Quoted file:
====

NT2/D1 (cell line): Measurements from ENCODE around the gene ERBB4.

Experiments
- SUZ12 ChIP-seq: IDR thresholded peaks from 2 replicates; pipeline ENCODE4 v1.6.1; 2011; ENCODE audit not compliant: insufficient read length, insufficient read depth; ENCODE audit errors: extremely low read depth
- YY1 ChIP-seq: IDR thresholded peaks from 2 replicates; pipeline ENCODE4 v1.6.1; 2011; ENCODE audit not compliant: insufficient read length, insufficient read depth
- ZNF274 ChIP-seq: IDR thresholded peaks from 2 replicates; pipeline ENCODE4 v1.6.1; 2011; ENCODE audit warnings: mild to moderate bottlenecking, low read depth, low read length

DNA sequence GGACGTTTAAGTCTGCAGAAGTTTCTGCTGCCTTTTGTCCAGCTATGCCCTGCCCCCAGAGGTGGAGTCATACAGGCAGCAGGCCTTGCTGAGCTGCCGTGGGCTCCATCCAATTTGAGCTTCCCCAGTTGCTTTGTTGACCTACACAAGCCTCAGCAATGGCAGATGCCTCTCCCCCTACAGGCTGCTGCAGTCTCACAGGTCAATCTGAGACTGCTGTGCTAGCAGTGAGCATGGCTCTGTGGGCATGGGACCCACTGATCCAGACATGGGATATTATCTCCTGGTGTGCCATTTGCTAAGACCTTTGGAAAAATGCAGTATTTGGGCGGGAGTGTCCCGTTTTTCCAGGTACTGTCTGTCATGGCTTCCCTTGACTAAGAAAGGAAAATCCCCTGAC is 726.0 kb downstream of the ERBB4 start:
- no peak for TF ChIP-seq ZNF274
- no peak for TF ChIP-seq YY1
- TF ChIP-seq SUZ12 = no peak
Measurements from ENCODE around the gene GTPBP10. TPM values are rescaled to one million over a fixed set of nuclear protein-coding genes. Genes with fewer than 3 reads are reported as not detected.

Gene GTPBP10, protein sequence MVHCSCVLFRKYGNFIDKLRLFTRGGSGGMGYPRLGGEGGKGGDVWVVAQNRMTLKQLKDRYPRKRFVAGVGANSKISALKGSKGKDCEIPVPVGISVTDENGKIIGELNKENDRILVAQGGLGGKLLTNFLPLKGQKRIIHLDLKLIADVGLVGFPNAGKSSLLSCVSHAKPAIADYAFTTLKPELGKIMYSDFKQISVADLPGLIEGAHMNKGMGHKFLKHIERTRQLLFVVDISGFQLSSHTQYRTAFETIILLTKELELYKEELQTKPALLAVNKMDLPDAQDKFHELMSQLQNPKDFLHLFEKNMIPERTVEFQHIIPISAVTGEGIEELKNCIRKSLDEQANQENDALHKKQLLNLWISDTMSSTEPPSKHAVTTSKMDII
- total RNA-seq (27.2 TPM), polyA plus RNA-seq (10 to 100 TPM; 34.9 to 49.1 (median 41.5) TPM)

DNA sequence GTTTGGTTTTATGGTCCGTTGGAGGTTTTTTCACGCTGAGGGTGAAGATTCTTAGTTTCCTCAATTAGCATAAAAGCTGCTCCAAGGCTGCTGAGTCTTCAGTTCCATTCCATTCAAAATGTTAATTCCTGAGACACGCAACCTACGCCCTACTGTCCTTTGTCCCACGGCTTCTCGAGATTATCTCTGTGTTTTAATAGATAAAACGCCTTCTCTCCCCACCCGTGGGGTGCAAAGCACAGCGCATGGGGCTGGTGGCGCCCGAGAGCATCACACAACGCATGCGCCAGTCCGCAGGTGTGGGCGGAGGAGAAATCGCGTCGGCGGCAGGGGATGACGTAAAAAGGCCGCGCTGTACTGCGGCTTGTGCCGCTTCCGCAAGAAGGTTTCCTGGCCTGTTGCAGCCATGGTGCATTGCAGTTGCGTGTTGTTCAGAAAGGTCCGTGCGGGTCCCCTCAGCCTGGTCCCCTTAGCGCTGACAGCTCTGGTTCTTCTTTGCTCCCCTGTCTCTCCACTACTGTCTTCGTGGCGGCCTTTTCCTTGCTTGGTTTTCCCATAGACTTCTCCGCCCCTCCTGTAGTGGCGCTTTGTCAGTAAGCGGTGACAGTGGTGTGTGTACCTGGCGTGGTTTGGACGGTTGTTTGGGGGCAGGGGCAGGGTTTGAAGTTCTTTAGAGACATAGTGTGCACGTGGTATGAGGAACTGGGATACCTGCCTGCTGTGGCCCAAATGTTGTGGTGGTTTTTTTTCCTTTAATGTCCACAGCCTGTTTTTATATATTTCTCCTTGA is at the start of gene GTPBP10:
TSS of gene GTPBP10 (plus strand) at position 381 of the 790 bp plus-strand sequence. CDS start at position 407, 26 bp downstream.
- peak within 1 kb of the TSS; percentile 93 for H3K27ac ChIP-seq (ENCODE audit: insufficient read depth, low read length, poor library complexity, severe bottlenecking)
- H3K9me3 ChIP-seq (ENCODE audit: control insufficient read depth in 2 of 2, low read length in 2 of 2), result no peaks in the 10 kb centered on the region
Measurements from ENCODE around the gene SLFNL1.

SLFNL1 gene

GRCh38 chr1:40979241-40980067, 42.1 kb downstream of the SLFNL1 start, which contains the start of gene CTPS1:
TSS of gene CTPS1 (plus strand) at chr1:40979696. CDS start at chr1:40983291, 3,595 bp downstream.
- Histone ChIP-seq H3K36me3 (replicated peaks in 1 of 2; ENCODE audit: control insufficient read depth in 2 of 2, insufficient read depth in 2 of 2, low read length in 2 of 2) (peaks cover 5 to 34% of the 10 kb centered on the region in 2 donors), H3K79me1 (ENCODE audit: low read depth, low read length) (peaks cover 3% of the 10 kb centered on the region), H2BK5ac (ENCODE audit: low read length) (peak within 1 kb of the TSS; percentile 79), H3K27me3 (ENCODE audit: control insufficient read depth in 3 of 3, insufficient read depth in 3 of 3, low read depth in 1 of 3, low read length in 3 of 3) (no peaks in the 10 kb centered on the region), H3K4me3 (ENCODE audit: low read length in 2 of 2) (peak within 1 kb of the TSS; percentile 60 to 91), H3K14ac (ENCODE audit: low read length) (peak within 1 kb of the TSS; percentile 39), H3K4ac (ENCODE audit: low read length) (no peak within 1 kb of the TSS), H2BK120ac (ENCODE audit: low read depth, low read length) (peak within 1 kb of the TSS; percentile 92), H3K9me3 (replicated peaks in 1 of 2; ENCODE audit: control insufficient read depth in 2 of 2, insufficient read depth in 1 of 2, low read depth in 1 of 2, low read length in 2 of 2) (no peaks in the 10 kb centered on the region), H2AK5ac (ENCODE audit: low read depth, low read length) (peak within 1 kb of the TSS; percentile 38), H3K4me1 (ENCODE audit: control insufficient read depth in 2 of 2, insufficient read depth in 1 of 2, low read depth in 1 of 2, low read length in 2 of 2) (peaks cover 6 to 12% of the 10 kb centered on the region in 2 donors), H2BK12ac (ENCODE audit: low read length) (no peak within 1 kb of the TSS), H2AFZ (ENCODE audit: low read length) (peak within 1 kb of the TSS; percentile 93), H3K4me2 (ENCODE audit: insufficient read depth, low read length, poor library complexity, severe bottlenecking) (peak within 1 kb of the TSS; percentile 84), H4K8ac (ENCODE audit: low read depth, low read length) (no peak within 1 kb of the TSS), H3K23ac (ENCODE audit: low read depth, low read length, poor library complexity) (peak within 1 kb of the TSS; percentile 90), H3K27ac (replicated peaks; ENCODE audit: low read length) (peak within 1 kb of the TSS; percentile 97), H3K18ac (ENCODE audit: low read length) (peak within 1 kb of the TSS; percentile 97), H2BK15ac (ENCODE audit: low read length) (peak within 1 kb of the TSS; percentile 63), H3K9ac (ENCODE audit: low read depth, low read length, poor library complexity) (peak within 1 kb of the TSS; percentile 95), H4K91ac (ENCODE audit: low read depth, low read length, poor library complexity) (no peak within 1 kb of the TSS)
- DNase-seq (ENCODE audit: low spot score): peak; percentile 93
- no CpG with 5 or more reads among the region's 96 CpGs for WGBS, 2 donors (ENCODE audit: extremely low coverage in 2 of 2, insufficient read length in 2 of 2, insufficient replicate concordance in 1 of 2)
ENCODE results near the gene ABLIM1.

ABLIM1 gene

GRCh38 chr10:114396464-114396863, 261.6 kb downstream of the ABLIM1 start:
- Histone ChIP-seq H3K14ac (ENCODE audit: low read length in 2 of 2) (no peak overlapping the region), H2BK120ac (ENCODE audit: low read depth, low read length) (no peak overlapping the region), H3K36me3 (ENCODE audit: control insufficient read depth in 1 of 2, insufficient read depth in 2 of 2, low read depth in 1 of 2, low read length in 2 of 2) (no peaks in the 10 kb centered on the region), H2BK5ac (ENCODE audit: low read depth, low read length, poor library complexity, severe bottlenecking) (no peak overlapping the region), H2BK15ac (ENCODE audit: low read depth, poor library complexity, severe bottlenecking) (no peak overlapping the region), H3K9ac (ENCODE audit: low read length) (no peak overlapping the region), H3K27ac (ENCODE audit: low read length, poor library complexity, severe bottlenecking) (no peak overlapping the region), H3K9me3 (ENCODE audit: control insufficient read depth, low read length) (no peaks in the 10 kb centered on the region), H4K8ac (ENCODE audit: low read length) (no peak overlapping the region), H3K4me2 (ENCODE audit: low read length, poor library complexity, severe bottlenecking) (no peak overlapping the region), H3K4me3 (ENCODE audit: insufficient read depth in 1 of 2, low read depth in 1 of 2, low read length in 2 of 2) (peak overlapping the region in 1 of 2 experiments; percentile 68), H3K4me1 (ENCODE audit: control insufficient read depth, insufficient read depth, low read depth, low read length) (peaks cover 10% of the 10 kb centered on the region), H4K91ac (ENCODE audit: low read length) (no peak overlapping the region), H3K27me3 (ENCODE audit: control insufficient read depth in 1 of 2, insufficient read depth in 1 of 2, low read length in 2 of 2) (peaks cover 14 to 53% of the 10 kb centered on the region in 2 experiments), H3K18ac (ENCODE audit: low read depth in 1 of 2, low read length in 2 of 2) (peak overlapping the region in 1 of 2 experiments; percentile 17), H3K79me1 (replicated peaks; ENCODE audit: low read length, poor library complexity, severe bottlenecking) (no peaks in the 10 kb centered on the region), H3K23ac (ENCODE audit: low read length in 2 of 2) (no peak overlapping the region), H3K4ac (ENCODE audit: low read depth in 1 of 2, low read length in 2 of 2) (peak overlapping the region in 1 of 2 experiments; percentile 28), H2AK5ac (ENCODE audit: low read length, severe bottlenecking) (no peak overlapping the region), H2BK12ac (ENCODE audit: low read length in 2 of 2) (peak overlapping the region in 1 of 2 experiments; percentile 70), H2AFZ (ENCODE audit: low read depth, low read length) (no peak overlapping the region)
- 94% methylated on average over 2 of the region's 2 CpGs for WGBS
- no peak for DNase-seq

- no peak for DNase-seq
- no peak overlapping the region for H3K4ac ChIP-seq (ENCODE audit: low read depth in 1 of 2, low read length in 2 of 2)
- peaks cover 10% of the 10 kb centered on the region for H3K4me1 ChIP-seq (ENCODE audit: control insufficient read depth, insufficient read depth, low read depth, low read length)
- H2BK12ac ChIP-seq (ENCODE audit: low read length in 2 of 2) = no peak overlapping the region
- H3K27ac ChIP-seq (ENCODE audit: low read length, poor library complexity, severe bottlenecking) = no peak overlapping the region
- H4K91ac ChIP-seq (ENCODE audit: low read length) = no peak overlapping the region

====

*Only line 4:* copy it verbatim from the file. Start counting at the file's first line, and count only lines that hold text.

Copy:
- YY1 ChIP-seq: IDR thresholded peaks from 2 replicates; pipeline ENCODE4 v1.6.1; 2011; ENCODE audit not compliant: insufficient read length, insufficient read depth